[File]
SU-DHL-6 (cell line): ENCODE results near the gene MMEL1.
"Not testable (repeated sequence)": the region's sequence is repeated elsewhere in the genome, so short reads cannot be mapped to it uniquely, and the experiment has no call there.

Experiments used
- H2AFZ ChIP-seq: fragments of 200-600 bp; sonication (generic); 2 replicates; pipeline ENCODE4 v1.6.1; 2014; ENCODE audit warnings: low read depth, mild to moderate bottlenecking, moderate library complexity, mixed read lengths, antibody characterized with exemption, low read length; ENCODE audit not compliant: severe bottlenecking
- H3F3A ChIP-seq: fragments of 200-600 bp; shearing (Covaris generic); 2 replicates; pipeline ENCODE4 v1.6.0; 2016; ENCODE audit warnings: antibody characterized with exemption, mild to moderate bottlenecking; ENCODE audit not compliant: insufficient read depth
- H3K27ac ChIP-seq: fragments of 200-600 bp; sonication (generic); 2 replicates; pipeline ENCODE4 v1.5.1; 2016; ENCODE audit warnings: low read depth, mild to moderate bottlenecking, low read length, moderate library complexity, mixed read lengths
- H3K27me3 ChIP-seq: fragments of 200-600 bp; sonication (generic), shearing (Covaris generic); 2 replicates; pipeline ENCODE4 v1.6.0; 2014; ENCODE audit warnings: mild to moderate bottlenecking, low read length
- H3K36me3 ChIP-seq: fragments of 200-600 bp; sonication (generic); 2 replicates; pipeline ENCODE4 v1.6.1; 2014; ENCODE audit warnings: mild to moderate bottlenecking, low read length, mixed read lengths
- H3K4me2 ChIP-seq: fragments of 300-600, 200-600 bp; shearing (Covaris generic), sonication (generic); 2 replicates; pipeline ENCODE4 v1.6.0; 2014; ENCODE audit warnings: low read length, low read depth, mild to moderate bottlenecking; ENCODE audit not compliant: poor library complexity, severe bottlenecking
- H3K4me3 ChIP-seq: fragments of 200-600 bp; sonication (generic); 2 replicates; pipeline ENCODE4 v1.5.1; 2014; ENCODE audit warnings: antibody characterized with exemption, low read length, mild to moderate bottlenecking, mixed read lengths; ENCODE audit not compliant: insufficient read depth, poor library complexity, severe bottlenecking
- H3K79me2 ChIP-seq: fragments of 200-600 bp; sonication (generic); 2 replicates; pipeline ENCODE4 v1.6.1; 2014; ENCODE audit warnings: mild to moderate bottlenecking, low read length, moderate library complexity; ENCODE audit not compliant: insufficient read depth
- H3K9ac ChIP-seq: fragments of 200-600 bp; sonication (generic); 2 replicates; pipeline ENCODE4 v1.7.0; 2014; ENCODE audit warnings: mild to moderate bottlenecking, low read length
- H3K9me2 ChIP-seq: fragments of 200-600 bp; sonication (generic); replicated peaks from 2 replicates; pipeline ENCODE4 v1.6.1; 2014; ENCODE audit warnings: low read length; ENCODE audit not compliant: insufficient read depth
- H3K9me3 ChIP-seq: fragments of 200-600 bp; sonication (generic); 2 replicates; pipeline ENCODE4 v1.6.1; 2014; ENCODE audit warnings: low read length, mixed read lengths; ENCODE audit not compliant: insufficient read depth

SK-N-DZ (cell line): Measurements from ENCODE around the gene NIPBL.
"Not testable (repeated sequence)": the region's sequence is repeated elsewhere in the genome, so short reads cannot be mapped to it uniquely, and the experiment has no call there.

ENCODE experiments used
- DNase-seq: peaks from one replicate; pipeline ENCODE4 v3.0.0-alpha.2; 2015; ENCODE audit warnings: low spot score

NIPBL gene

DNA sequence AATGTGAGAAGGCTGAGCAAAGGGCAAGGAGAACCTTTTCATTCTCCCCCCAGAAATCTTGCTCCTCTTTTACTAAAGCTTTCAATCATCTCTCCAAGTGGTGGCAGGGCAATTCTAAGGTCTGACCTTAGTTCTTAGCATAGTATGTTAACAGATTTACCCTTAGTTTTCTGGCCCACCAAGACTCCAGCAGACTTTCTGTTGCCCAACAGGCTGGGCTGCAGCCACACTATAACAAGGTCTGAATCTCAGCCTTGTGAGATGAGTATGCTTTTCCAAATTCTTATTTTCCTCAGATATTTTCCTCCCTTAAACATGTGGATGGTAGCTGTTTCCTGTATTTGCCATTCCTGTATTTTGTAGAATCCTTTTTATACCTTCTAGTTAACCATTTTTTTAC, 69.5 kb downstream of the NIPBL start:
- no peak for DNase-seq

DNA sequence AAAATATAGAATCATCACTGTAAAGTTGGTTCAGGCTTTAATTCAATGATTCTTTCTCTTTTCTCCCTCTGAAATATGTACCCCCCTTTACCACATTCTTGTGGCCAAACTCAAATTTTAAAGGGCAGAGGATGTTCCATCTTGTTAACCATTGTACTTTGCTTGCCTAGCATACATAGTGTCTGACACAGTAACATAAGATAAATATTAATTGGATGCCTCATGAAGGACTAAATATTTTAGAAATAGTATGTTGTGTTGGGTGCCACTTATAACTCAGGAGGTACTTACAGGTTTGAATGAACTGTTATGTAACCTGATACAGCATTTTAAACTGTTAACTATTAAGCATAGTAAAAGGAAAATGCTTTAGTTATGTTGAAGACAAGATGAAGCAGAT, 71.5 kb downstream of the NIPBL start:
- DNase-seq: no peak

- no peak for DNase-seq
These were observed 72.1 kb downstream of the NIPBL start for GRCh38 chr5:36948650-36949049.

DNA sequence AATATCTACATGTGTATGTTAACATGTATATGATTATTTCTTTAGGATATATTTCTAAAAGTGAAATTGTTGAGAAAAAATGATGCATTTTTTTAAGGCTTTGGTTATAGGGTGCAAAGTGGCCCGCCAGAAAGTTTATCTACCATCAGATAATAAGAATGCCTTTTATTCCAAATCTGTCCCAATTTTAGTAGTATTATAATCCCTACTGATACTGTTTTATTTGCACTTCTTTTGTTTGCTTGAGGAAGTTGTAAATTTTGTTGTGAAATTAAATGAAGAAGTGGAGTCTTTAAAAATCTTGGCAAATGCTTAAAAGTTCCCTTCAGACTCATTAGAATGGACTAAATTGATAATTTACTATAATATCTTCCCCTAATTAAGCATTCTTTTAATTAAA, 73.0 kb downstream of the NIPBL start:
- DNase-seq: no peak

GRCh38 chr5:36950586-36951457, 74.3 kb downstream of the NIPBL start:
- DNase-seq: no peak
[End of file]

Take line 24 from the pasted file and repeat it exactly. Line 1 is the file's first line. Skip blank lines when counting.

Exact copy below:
- no peak for DNase-seq